The accident that involved "a number of vehicles" including a Scania skip lorry, a Volkswagen Golf and a Volvo lorry, happened on December 9, last year.

    A paramedic car, two ambulances, a paramedic officer and a Hazardous Area Response Team attended the scene.

    The fire service cut a woman free from the car before being taken by air ambulance to The Royal London Hospital for treatment.

    There were five patients treated at the scene by paramedics, four of which had minor injuries and one was in serious but stable condition.

    Kevin Mann, 51, of Coach Road in Great Horkesley, will appear before magistrates in Colchester on March 4. 

    Man charged over A120 crash in Little Tey


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    Two teenagers have been bailed after they were arrested on suspicion of arson.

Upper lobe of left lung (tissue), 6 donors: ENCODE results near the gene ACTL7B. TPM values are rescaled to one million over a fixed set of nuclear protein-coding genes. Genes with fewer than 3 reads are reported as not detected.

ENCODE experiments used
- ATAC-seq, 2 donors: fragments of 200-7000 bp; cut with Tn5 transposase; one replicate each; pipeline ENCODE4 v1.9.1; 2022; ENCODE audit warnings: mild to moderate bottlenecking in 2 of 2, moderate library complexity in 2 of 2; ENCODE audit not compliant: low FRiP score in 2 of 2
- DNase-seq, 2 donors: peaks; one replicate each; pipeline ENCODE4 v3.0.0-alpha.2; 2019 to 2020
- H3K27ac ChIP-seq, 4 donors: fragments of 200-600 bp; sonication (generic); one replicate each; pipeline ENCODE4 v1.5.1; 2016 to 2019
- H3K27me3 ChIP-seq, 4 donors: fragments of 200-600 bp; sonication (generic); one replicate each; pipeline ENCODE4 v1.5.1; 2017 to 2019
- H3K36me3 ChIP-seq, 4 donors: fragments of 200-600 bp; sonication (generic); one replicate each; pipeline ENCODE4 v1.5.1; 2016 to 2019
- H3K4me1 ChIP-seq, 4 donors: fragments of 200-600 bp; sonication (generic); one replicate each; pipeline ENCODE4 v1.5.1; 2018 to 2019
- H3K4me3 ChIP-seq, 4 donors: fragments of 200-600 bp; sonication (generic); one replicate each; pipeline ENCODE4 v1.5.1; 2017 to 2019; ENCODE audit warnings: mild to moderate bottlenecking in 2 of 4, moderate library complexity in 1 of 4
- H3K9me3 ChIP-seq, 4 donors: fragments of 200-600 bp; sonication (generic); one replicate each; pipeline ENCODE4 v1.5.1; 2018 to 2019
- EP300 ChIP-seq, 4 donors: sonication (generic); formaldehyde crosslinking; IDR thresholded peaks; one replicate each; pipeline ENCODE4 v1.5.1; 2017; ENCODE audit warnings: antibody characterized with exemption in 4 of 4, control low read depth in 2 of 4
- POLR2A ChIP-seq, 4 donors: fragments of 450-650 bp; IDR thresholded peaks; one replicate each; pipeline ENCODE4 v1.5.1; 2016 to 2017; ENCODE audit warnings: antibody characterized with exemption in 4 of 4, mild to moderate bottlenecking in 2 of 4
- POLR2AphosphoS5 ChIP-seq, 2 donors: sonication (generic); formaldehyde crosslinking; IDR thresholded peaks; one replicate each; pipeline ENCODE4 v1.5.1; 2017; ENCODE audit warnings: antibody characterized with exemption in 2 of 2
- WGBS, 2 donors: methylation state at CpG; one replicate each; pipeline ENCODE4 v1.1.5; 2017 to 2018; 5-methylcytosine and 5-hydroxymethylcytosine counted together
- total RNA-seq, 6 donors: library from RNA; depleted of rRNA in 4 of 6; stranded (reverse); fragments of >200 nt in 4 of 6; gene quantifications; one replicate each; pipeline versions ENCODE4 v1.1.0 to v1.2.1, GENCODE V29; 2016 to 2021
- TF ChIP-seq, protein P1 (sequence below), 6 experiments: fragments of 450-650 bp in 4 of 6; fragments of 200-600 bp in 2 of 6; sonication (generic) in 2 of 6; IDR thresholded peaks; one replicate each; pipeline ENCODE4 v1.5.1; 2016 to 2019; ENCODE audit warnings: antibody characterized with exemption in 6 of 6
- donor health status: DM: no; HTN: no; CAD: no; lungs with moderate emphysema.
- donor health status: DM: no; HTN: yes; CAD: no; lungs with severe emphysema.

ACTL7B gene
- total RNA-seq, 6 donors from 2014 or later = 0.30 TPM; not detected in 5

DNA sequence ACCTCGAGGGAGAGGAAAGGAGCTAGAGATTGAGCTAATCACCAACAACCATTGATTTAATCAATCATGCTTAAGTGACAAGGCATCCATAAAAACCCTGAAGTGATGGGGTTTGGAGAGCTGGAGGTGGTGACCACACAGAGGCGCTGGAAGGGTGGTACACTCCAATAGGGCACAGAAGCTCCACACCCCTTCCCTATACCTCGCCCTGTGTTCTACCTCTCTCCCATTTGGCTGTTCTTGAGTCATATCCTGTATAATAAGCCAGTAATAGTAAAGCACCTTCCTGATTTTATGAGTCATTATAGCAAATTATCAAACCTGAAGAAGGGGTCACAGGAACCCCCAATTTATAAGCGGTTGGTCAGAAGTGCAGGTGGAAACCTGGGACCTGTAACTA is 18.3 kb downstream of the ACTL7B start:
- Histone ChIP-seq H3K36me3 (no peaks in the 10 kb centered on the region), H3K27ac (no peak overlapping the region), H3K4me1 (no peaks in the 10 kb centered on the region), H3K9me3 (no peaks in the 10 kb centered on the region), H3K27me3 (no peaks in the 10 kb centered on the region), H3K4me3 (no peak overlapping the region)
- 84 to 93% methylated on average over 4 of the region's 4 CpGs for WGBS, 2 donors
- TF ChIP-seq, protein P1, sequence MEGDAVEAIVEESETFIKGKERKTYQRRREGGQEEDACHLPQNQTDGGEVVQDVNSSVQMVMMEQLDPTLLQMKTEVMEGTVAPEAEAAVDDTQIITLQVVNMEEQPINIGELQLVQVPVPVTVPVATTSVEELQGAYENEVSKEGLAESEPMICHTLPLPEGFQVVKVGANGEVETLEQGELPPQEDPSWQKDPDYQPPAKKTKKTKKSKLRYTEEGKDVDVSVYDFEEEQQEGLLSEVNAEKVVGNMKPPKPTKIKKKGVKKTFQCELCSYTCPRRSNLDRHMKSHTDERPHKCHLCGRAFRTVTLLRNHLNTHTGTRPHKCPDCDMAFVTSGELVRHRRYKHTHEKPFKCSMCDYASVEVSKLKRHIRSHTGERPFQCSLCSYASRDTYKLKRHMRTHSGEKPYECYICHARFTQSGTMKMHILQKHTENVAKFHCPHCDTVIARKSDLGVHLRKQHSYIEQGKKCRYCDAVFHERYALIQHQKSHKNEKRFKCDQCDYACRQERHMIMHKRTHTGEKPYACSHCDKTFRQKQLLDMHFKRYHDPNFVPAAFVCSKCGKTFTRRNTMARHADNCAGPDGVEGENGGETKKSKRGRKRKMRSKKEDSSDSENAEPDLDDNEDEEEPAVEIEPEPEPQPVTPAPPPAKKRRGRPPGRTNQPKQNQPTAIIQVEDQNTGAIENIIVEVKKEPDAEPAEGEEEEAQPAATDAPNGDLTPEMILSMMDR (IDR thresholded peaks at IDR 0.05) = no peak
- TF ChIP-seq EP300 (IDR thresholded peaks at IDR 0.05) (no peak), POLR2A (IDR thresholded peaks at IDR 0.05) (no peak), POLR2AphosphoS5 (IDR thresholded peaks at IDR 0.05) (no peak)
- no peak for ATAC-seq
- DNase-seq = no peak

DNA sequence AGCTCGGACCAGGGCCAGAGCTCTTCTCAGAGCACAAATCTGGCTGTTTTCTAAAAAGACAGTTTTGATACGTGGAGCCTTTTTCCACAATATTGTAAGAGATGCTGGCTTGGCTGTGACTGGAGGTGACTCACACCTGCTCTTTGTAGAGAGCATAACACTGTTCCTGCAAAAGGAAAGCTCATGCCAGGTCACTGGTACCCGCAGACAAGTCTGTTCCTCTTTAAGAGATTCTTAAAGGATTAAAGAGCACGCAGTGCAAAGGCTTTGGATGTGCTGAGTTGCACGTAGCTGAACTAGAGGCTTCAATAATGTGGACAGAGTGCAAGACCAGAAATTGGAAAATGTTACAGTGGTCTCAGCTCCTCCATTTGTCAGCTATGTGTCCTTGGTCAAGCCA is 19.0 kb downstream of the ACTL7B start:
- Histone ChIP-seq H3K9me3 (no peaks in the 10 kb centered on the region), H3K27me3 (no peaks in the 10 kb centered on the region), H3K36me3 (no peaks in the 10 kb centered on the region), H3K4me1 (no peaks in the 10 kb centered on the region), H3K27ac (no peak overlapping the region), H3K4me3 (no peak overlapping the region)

A 16-year-old and a 15-year-old were arrested the same day as a house fire in Bronte Road at around 12.20am on March 2 last year.

    A man who was in the building at the time managed to jump to safety through a window.

    Both suspects have been rebailed to return to Braintree police station on April 30. 

    Two teenagers bailed on suspicion of arson after house fire Witham


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    Three men have been charged in connection with several large drug seizures in Essex totalling over £5million.

    Thomas Aldridge, 30, of Woodlands Park Drive in Great Dunmow, Luke Jewitt, 29, of Chapel Hill, Braintree, and Ndreim Muliu, 22, of Cressing Road, also in Braintree, have been charged with conspiracy to supply the class A drug, cocaine.